Book Review: The Healing Organization

Posted: December 15, 2021

The Healing Organization, Awakening the Conscience of Business to Help Save the World
Raj Sisodia and Michael J. Gelb

Is the more beautiful world our hearts know is possible really possible?

It is. In fact, Raj Sisodia and Michael J. Gelb are making the case that business can help “save the world.”

Consider Tom Peters’ exhilarating foreword: [In this book] The Healing Organization Book Cover“you will discover how business can become a place of healing for employees and their families, a source of healing for customers, communities, and ecosystem and a force for healing in society . . .” Tom Peters feels this premise audacious. In Appreciative Inquiry we know it’s a “provocative proposition.”

What is past is prologue – William Shakespeare.

The authors highlight the detrimental effects of a singular pursuit of profit in the book, including how we’re imprisoned by our thoughts, that people are literally dying for a paycheck, and that even as we progress in so many ways, we allow drastic, unnecessary suffering to continue.

This book was published prior to the COVID-19 pandemic. So while we’re seeing the astonishing ways in which worker expectations are changing today, it’s more likely the pandemic has only accelerated this sweeping change rather than caused it. In this light, the past really can be prologue for a new chapter in business.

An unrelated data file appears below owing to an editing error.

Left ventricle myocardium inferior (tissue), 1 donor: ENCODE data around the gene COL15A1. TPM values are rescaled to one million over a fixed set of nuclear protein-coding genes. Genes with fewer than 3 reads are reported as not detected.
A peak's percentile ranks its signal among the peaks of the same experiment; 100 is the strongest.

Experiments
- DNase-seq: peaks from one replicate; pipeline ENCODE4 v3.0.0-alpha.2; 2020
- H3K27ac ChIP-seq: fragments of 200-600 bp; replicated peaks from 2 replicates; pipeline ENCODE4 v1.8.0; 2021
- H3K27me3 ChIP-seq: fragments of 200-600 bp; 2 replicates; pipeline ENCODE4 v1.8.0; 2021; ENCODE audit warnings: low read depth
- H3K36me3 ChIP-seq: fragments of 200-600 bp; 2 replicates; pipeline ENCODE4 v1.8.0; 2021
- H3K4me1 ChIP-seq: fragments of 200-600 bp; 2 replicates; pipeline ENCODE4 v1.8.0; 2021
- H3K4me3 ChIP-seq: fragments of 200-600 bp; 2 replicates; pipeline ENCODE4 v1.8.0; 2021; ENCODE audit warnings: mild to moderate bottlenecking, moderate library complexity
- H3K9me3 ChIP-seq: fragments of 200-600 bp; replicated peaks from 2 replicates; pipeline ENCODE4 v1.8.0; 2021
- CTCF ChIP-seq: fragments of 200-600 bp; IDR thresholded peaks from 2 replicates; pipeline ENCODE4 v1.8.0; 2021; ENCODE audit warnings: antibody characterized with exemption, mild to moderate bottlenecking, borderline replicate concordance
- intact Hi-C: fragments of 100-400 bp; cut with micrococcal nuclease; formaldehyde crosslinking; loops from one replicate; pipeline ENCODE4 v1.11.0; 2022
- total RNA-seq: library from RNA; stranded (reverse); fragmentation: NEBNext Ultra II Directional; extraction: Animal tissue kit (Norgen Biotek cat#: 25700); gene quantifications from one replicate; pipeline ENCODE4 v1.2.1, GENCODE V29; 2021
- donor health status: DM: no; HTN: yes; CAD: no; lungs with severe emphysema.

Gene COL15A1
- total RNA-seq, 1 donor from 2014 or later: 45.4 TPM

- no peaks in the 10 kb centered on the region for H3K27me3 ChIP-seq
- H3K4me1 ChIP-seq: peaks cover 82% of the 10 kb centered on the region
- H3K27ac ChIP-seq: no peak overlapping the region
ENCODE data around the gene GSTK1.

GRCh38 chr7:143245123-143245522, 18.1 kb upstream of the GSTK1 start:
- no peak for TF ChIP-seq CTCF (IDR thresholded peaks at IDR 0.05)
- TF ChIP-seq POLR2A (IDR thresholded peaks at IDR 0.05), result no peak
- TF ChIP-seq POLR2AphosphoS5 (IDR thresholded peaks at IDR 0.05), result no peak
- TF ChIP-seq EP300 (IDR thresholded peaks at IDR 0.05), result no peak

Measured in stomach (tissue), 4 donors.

Of course, some companies didn’t need a pandemic to inspire their life-giving decisions and actions.

Healing the wounds of poverty, hopelessness, and disenfranchisement, to name a few ills.

Stories in this book describe leaders who are curious, compassionate, and confident. These leaders find better ways of doing business that are profitable, possible, and packed with opportunity as well as uplifting:

  • Fall in love with Greyston Bakery (as I did) where their motto is “We don’t hire people to bake brownies, we bake brownies to hire people.”
  • Learn about Payactiv, understanding that the “timing of money matters almost as much as the quantity” earned and providing early access to wages.
  • Read how Hillmann Consulting’s focus on the welfare of its own people translates into service to the community, and gives them a competitive advantage in environmental consulting.
  • And many more enlightened success stories!

It’s about progress, not perfection.

Lara Heacock is my Doing (good) Business podcast co-host and coach for business leaders who have the audacity to bring kindness into business. She frequently reminds us of the “progress, not perfection” mantra. In the book’s last section, the authors spell out steps toward progress. There are three (3) fundamental principles for defining a healing organization, with lots of rich detail, and ten (10) recommended ways to become a healing leader.

Reading between the lines.

I noticed many of the leaders profiled credit their parents or other significant individuals as their role models for making the world a better place. It seems they have identified the best of their pasts and carried it forward to create new realities.

If you wonder what might be possible if more business leaders were inspired to bring about healing in meaningful and measurable ways, I recommend this book. If you want to be a healing leader or in some other way want to bring about positive change in an organization, I recommend this book.

The world we desire really can become our reality if we focus upon it.
Happy Reading!

The Healing Organization can be found in the Center for Appreciative Inquiriy’s store and purchased through Amazon and other retailers.


Book Review: The Healing Organization

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